Adverse Interference Of Intent To Deceive Can Be Based On Post-Prosecution Behavior

  • September 30, 2017
Regeneron Pharmaceuticals, Inc. v. Merus N.V.

In Regeneron Pharmaceuticals, Inc., the Federal Circuit affirmed a district court’s finding of unenforceability due to inequitable conduct.

Regeneron was the owner of a patent directed that claimed a genetically modified mouse with human DNA segments. Regeneron sued Merus for infringement in the federal district court for the Southern District of New York, and Merus asserted a counterclaim of unenforceability due to inequitable conduct during prosecution. Merus argued that Regeneron withheld references from the Patent Office during prosecution that would have resulted in the rejection of the claims at issue. The district court agreed with Merus, finding the patent unenforceable.

Inequitable conduct requires a clear and convincing evidence that a non-disclosure or misstatement was (1) “but-for” material, in that the Patent Office would not have allowed the claims had it been aware of the non-disclosure or misstatement, and (2) the patentee acted with a specific intent to deceive the Patent Office.

The Federal Circuit affirmed the district court’s finding that each of the references was “but-for” material. The court also affirmed the district court’s decision to draw an adverse inference of a specific intent to deceive as a sanction for Regeneron’s litigation misconduct. Regeneron had failed to serve infringement contentions containing an element-by-element analysis of the claims as required by the Court, it had failed to offer meaningful constructions of claim language during claim construction, failed to produce documents in response to a court order requiring it to disclose thoughts or concerns related to the disclosure of certain references to the Patent Office, and otherwise attempted to use the attorney-client privilege as a sword and shield, disclosing some attorney opinions and impressions while claiming privilege over others on the same topic. These actions constituted a pattern of misconduct that justified an adverse inference.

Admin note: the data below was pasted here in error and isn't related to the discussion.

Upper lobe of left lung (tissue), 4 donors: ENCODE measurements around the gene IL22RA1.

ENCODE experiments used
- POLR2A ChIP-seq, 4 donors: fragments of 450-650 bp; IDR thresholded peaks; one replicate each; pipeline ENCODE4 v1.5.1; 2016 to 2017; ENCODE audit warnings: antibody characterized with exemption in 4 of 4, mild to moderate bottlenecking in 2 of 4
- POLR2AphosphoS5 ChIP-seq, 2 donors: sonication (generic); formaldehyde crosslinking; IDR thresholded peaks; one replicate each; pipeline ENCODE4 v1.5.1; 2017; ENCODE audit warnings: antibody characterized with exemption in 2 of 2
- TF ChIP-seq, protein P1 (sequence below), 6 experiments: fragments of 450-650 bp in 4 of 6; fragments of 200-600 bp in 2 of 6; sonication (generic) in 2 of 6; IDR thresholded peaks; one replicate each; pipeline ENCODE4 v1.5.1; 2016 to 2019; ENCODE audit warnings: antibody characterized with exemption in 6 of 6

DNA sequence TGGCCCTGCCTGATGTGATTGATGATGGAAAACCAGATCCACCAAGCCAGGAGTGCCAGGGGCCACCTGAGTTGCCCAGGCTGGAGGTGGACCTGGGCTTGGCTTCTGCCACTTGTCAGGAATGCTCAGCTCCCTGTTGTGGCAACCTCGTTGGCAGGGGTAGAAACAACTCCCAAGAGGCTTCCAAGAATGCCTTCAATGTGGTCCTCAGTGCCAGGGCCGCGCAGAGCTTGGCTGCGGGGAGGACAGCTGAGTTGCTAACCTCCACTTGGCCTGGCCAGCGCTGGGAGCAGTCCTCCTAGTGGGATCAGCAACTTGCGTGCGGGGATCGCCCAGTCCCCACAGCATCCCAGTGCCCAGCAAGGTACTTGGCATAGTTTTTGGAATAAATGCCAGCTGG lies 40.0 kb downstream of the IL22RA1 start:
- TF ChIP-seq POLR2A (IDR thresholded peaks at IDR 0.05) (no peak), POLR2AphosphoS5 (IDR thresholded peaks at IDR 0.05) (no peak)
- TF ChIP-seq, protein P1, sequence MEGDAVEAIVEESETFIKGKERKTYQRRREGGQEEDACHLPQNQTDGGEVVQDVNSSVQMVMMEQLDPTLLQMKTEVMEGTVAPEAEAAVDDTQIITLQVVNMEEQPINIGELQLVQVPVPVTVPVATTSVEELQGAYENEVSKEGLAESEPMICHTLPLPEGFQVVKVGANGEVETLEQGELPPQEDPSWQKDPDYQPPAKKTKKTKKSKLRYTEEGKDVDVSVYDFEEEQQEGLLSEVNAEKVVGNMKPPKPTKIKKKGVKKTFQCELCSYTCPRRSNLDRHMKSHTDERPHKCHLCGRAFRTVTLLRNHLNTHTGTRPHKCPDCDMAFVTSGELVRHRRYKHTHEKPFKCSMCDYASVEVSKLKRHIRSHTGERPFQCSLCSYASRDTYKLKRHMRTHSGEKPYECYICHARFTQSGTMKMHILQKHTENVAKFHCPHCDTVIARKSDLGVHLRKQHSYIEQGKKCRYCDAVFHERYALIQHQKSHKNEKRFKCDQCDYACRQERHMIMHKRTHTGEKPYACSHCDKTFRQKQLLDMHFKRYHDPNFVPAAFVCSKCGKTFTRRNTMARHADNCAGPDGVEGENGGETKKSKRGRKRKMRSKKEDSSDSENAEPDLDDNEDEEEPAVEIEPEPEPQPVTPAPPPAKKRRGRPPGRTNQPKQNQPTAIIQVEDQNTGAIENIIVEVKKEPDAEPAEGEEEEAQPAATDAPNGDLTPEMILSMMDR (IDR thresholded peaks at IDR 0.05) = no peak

Judge Newman dissented, arguing that a specific intent to deceive must be proven and cannot be substituted with an adverse inference. While litigation misconduct could support dismissal of a case, invalidity or unenforceability must be established on the law of validity or unenforceability.

Key Takeaway: A district court may impose the sanction of an adverse inference of a specific intent to deceive the patent office based on a pattern of litigation misconduct that includes misconduct related to a claim of unenforceability.


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